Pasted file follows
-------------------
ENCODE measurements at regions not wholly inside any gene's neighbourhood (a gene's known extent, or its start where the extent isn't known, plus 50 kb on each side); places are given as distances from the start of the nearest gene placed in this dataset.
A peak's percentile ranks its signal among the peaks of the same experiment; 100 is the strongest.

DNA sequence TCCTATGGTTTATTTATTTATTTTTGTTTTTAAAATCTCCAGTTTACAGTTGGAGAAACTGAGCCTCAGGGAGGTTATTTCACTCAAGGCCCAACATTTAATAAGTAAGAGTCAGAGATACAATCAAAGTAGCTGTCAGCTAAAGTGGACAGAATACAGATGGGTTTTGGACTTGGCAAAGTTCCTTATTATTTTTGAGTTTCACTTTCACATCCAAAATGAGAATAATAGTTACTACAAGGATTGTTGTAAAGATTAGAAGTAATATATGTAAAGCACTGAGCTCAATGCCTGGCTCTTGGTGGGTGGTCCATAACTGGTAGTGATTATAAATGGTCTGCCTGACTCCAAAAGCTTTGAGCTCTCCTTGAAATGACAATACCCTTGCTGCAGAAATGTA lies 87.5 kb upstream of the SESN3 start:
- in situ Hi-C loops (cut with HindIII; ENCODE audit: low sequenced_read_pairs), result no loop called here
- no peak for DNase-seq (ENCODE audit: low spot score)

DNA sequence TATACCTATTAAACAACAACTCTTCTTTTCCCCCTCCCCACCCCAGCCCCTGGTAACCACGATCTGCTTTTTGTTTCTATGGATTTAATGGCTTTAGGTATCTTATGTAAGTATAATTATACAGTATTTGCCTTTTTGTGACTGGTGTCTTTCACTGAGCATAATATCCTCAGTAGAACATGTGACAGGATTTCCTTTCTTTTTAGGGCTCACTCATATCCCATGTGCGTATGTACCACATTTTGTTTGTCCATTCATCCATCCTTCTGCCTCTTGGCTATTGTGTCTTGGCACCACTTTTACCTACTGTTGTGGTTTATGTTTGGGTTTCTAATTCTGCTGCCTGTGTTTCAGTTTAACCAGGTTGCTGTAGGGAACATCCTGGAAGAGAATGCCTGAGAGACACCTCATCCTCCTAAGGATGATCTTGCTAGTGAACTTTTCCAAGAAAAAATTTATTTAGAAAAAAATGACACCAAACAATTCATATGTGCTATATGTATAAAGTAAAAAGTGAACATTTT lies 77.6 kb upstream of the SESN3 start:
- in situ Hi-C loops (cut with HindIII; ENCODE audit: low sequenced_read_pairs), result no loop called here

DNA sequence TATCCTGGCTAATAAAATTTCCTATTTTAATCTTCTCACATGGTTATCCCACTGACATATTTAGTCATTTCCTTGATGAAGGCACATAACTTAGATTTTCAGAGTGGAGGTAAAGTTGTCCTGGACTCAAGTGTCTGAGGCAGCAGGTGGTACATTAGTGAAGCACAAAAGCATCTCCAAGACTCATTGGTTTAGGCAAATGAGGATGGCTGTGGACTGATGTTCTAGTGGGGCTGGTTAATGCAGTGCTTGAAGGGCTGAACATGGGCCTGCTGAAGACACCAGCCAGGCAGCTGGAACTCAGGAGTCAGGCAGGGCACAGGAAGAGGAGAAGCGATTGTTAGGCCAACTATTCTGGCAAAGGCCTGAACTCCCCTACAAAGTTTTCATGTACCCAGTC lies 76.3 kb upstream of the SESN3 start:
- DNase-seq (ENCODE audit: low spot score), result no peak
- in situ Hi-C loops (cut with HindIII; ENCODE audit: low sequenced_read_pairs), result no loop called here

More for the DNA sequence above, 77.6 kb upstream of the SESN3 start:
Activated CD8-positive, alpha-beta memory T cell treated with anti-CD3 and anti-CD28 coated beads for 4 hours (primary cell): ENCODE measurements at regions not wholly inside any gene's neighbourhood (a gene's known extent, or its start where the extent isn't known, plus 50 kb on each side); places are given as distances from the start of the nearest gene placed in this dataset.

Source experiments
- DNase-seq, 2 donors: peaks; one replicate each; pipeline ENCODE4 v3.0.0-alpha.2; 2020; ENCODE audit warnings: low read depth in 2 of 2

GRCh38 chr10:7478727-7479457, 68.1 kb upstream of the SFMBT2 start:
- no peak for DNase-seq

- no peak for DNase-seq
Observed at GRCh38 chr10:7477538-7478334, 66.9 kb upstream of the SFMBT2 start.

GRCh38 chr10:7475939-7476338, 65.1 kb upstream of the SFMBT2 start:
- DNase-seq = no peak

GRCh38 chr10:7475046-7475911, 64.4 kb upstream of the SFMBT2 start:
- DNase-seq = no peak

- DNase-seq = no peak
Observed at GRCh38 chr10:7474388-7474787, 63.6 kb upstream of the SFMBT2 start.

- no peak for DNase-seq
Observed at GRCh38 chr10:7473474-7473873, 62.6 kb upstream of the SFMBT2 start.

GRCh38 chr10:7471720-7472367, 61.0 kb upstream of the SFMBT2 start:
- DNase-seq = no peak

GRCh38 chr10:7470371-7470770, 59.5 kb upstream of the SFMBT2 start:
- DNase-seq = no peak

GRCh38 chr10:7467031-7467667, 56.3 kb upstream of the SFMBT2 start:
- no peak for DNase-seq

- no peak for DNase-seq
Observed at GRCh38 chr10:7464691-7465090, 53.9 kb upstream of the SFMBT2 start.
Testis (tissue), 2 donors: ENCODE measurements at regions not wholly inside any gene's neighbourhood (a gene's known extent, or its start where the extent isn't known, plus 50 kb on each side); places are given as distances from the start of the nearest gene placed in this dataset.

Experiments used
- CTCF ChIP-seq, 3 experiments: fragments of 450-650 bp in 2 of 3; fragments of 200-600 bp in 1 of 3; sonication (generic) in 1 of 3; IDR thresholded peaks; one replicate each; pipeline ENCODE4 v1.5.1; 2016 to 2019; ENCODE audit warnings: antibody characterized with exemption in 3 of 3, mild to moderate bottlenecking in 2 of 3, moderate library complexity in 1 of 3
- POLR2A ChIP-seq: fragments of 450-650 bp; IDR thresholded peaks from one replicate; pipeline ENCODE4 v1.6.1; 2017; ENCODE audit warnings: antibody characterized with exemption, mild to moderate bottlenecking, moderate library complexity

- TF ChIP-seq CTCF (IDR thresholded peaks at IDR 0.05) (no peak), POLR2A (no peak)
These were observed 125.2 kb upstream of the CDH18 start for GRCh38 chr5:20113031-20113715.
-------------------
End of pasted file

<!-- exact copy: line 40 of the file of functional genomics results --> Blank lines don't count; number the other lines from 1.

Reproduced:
These were observed 125.2 kb upstream of the CDH18 start for GRCh38 chr5:20113031-20113715.